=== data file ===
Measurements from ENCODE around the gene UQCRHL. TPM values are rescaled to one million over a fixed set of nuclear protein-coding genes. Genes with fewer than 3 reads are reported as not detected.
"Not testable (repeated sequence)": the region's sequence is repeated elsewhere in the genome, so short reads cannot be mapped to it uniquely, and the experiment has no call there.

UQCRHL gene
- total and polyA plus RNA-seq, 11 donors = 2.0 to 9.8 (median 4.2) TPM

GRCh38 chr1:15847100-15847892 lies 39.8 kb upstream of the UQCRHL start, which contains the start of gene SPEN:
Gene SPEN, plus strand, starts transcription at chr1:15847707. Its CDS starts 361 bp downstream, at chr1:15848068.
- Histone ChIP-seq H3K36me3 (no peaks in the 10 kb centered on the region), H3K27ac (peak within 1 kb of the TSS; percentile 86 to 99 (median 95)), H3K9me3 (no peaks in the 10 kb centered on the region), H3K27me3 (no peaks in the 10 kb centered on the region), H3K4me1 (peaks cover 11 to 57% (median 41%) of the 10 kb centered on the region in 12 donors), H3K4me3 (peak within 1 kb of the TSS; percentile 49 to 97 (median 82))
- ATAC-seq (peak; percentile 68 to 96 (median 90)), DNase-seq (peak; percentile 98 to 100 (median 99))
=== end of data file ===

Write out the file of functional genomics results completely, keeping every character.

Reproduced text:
Measurements from ENCODE around the gene UQCRHL. TPM values are rescaled to one million over a fixed set of nuclear protein-coding genes. Genes with fewer than 3 reads are reported as not detected.
"Not testable (repeated sequence)": the region's sequence is repeated elsewhere in the genome, so short reads cannot be mapped to it uniquely, and the experiment has no call there.

UQCRHL gene
- total and polyA plus RNA-seq, 11 donors = 2.0 to 9.8 (median 4.2) TPM

GRCh38 chr1:15847100-15847892 lies 39.8 kb upstream of the UQCRHL start, which contains the start of gene SPEN:
Gene SPEN, plus strand, starts transcription at chr1:15847707. Its CDS starts 361 bp downstream, at chr1:15848068.
- Histone ChIP-seq H3K36me3 (no peaks in the 10 kb centered on the region), H3K27ac (peak within 1 kb of the TSS; percentile 86 to 99 (median 95)), H3K9me3 (no peaks in the 10 kb centered on the region), H3K27me3 (no peaks in the 10 kb centered on the region), H3K4me1 (peaks cover 11 to 57% (median 41%) of the 10 kb centered on the region in 12 donors), H3K4me3 (peak within 1 kb of the TSS; percentile 49 to 97 (median 82))
- ATAC-seq (peak; percentile 68 to 96 (median 90)), DNase-seq (peak; percentile 98 to 100 (median 99))